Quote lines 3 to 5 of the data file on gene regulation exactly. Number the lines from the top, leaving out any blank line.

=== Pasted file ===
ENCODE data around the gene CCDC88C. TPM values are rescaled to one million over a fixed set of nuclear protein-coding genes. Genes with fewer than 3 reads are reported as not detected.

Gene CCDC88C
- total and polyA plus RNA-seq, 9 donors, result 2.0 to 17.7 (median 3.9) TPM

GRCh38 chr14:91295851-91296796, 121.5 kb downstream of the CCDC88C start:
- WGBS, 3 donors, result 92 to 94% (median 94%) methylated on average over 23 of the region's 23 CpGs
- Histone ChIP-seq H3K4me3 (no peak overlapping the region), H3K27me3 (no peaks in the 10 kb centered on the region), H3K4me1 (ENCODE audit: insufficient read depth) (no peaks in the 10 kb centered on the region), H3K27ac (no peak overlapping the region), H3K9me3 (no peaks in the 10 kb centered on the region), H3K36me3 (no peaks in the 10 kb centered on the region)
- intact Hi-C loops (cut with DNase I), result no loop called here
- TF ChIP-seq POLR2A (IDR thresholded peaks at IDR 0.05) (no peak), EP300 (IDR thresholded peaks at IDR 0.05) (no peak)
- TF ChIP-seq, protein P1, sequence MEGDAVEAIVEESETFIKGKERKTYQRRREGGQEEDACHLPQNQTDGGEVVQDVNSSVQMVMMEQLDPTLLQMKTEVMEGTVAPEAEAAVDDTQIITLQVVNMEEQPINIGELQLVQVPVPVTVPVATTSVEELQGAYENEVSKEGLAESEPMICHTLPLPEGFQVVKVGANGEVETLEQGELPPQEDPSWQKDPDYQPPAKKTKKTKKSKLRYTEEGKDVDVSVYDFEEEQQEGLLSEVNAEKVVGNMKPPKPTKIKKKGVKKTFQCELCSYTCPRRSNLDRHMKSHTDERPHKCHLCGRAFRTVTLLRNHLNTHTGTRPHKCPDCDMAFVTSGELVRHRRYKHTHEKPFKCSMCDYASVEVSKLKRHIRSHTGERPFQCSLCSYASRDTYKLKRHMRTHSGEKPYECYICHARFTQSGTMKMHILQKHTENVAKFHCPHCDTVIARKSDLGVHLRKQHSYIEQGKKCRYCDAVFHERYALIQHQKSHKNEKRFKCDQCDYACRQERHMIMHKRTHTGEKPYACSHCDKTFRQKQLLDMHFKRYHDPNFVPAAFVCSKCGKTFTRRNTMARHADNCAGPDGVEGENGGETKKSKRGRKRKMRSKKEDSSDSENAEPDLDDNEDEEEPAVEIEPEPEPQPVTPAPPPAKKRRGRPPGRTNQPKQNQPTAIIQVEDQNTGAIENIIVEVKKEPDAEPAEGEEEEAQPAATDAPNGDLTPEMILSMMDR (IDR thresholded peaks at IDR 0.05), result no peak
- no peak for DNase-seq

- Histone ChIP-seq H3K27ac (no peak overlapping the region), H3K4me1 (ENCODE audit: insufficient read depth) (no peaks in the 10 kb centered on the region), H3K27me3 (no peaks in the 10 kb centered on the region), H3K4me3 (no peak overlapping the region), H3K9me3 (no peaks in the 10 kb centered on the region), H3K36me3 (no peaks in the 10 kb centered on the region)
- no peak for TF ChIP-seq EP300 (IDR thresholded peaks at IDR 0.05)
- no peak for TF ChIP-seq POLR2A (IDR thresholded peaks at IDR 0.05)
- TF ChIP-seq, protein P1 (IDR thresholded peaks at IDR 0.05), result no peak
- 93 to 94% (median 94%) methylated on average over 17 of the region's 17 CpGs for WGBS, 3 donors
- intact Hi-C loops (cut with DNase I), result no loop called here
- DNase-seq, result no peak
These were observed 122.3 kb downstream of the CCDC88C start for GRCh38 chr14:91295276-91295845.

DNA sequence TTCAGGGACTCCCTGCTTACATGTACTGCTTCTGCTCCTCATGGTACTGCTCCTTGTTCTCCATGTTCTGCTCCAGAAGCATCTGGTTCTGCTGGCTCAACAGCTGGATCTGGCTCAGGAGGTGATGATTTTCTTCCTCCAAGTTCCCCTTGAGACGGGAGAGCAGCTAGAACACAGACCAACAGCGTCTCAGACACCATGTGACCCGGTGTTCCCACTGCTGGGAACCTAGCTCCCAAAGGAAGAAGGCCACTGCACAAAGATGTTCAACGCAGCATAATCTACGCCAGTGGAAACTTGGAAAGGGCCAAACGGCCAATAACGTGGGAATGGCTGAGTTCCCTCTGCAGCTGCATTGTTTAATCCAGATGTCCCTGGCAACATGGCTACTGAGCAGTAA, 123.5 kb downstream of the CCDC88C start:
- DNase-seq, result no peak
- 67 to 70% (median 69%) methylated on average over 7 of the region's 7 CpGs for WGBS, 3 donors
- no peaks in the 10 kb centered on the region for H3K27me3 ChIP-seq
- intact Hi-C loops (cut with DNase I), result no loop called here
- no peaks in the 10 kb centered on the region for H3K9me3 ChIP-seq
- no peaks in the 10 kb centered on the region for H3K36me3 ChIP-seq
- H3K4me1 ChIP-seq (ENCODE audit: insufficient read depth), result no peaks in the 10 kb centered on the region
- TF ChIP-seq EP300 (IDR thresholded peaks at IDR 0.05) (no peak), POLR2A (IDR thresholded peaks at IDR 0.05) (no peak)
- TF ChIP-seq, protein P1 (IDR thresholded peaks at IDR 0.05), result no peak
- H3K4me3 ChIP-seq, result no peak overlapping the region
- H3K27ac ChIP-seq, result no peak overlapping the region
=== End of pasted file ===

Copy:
- total and polyA plus RNA-seq, 9 donors, result 2.0 to 17.7 (median 3.9) TPM

GRCh38 chr14:91295851-91296796, 121.5 kb downstream of the CCDC88C start:
- WGBS, 3 donors, result 92 to 94% (median 94%) methylated on average over 23 of the region's 23 CpGs